Like all viruses, the novel coronavirus that causes Covid-19 mutates over time as it commandeers the cells of people it infects to make copies of itself.
Versions of the virus that inherit shared sets of mutations, or variants, emerge. Some disappear. Others carry on and cause concern because of their infectiousness, severity, or potential to evade immune defenses.
Three such variants, one that first emerged in Britain in September, another identified in South Africa in December, and a third detected around the same time in Japan and Brazil raise such concerns. All three variants contain mutations to the so-called spike protein on the surface of the coronavirus that help them bind better to cells in our noses, mouths and lungs. That boosts their chances of infecting someone and makes the variants more contagious.
“Each time the virus copies itself, it’s like gambling,” explains Dr. Taison Bell, a critical care physician and director of the medical intensive care unit at the University of Virginia. “Sometimes when it gambles and changes itself, it doesn’t cause much difference in the virus, but sometimes it hits the jackpot, and it finds a change that either enables it to spread or to be more deadly.”
The B.1.17 (UK) variant
The so-called UK variant, known as B.1.17, carries eight mutations in the spike protein. One, known as N501Y, reshapes the tip of the spike to fit more snugly into receptors on a human cell. Another, known as a 69/70 deletion because it deletes certain amino acids in the spike, helps the virus tighten its grip on cells it can infect. Taken together, the mutations mean that smaller amounts of virus can cause infection, which leads to even more people becoming sick.
B.1.17, which is about 50% more infectious than prior variants, rapidly became the dominant strain of infection in the UK and has since been reported in 114 countries. The variant may increase the severity of illness from Covid-19 but does not significantly diminish the effectiveness of vaccines.
The B.1.351 (South Africa) variant
B.1.351, as the variant discovered in South Africa is known, shares the N501Y mutation with B.1.17. That renders B.1.351 roughly 50% more contagious than prior variants. Since it first appeared, B.1.351 has been reported in at least 67 countries. The variant carries nine mutations to its spike, including one known as E484K that helps the variant bypass immune defenses.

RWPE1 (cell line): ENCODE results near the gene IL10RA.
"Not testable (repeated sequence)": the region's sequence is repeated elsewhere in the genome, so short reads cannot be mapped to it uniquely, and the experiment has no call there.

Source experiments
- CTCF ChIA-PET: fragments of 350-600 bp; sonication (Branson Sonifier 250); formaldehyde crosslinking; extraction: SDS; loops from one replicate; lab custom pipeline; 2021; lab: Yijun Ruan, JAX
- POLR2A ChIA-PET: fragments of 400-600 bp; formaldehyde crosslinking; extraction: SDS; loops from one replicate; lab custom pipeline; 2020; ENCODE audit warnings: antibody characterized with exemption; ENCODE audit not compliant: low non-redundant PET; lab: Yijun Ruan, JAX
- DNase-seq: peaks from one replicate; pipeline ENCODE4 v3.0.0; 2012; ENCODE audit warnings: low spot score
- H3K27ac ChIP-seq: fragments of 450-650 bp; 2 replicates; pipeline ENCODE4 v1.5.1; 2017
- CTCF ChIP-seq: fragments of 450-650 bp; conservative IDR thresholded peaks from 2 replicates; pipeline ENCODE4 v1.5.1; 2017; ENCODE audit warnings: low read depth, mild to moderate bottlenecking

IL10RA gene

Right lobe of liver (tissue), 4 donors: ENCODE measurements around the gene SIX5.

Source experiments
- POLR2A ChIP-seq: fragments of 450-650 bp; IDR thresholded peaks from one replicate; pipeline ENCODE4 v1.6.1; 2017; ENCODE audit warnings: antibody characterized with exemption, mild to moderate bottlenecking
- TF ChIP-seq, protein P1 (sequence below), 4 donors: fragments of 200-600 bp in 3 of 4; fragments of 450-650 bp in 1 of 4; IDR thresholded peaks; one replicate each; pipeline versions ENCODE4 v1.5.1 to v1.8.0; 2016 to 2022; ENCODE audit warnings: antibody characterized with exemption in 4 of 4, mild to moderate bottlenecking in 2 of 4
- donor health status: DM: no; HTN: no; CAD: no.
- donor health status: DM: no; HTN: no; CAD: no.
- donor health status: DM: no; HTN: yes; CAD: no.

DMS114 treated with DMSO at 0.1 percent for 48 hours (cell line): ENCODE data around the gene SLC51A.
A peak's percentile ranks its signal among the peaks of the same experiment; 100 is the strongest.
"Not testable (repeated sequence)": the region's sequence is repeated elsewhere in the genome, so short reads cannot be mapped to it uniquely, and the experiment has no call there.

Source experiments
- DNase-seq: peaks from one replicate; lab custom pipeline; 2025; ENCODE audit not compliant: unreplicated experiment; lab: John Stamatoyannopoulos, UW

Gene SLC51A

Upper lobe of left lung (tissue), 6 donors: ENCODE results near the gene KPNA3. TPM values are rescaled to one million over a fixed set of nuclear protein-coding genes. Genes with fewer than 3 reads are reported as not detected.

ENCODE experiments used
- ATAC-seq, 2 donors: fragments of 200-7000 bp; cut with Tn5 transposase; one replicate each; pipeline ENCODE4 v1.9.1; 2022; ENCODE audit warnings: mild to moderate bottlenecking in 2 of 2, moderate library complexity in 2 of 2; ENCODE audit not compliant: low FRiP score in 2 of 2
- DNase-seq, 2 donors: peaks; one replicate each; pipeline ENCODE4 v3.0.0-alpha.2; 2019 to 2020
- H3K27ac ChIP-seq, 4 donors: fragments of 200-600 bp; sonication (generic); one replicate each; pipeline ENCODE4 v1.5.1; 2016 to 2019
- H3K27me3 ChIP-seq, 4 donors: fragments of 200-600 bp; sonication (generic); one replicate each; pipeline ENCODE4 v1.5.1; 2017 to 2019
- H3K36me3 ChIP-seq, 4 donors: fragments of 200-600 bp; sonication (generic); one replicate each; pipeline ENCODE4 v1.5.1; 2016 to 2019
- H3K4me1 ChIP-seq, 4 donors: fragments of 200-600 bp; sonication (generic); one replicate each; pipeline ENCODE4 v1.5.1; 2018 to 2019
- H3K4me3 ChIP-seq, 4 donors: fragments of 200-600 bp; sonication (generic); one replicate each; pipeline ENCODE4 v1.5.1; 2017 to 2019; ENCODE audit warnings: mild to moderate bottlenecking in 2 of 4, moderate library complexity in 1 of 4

Though there is no evidence that B.1.351 increases the severity of illness, the variant lowers the protection of current vaccines and can reinfect people who have recovered from Covid-19 caused by earlier variants. In February, South Africa shelved plans to roll out the Covid-19 vaccine developed by AstraZeneca and Oxford University after preliminary studies suggested the vaccine offered insufficient protection from illness caused by B.1.351, which accounts for most cases there.
The P.1 (Brazil) variant
P.1, as the variant first detected in Japan and Brazil is known, shares several mutations with B.1.351, including both the N501Y and E484K mutations, as well as a mutation known as K417T, which resembles a key spike mutation in the B.1.351 variant. Taken together, the collection of mutations render the P.1 variant up to 2.2 times more contagious than prior variants thanks to its ability to latch more tightly onto human cells.
Though the variant, which has been reported in 36 countries, does not appear to cause more severe illness, it can evade as much as 61% of immunity generated by infection with earlier strains. The variant lowers the effectiveness of vaccines developed by Pfizer and BioNTech, and Moderna, though both shots appear to protect against severe illness.
The more the novel coronavirus spreads, the more variants will emerge. The prospect that some could break through because of their infectiousness or potency underscores the urgency of ensuring that immunizations reach the arms of billions of people across the world. “We have to decrease the chances the virus has to hit the jackpot, through public health measures that keep the virus at low levels, and get widespread vaccinations rolled out,” Dr. Bell says.